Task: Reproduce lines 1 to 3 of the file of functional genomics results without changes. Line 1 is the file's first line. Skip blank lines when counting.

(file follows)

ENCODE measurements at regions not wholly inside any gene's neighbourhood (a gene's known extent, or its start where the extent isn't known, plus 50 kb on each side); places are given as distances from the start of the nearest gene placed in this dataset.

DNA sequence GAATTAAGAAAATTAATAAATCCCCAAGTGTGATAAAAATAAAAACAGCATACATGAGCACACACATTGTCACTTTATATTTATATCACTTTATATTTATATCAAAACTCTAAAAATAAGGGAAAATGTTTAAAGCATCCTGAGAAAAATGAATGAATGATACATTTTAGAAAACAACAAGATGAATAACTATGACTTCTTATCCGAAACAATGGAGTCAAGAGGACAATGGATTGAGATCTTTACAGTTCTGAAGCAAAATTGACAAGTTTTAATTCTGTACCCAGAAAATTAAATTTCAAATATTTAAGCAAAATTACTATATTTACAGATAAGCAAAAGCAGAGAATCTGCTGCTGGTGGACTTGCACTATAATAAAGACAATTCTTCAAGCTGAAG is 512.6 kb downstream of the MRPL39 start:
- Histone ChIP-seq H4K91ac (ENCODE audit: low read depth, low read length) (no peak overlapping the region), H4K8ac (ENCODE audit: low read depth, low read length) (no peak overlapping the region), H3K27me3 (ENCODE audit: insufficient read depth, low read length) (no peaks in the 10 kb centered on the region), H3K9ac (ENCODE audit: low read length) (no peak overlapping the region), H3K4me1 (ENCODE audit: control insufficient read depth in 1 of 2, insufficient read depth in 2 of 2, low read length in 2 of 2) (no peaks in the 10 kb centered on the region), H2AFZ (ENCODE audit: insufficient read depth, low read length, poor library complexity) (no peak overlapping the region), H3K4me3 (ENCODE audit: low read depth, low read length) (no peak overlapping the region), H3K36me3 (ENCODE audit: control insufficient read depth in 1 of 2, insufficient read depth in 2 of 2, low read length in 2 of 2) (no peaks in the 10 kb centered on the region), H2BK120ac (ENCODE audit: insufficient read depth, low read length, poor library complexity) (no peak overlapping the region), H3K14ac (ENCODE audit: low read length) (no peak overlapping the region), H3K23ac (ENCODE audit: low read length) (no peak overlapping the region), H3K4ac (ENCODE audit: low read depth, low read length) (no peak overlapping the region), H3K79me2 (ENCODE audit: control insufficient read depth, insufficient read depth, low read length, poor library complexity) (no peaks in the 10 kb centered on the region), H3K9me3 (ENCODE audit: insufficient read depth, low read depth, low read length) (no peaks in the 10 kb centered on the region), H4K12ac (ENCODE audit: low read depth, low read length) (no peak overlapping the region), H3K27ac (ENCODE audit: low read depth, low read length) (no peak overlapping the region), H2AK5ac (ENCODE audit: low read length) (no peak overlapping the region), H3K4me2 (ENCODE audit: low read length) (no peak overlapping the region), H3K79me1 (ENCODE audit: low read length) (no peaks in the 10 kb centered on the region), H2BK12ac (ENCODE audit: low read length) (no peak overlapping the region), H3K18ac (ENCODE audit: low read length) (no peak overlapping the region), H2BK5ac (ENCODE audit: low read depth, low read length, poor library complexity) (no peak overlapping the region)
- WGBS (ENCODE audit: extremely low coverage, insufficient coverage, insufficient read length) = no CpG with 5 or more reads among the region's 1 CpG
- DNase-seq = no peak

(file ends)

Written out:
ENCODE measurements at regions not wholly inside any gene's neighbourhood (a gene's known extent, or its start where the extent isn't known, plus 50 kb on each side); places are given as distances from the start of the nearest gene placed in this dataset.

DNA sequence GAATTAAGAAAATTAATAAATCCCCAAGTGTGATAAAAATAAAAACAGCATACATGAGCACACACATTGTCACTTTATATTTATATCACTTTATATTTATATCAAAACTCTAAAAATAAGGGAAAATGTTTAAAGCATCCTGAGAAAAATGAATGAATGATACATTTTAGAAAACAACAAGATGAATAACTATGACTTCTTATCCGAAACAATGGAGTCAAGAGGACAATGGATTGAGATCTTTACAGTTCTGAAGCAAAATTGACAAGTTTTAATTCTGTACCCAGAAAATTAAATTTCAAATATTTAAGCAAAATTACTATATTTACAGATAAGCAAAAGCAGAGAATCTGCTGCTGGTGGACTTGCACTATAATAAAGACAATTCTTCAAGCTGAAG is 512.6 kb downstream of the MRPL39 start:
- Histone ChIP-seq H4K91ac (ENCODE audit: low read depth, low read length) (no peak overlapping the region), H4K8ac (ENCODE audit: low read depth, low read length) (no peak overlapping the region), H3K27me3 (ENCODE audit: insufficient read depth, low read length) (no peaks in the 10 kb centered on the region), H3K9ac (ENCODE audit: low read length) (no peak overlapping the region), H3K4me1 (ENCODE audit: control insufficient read depth in 1 of 2, insufficient read depth in 2 of 2, low read length in 2 of 2) (no peaks in the 10 kb centered on the region), H2AFZ (ENCODE audit: insufficient read depth, low read length, poor library complexity) (no peak overlapping the region), H3K4me3 (ENCODE audit: low read depth, low read length) (no peak overlapping the region), H3K36me3 (ENCODE audit: control insufficient read depth in 1 of 2, insufficient read depth in 2 of 2, low read length in 2 of 2) (no peaks in the 10 kb centered on the region), H2BK120ac (ENCODE audit: insufficient read depth, low read length, poor library complexity) (no peak overlapping the region), H3K14ac (ENCODE audit: low read length) (no peak overlapping the region), H3K23ac (ENCODE audit: low read length) (no peak overlapping the region), H3K4ac (ENCODE audit: low read depth, low read length) (no peak overlapping the region), H3K79me2 (ENCODE audit: control insufficient read depth, insufficient read depth, low read length, poor library complexity) (no peaks in the 10 kb centered on the region), H3K9me3 (ENCODE audit: insufficient read depth, low read depth, low read length) (no peaks in the 10 kb centered on the region), H4K12ac (ENCODE audit: low read depth, low read length) (no peak overlapping the region), H3K27ac (ENCODE audit: low read depth, low read length) (no peak overlapping the region), H2AK5ac (ENCODE audit: low read length) (no peak overlapping the region), H3K4me2 (ENCODE audit: low read length) (no peak overlapping the region), H3K79me1 (ENCODE audit: low read length) (no peaks in the 10 kb centered on the region), H2BK12ac (ENCODE audit: low read length) (no peak overlapping the region), H3K18ac (ENCODE audit: low read length) (no peak overlapping the region), H2BK5ac (ENCODE audit: low read depth, low read length, poor library complexity) (no peak overlapping the region)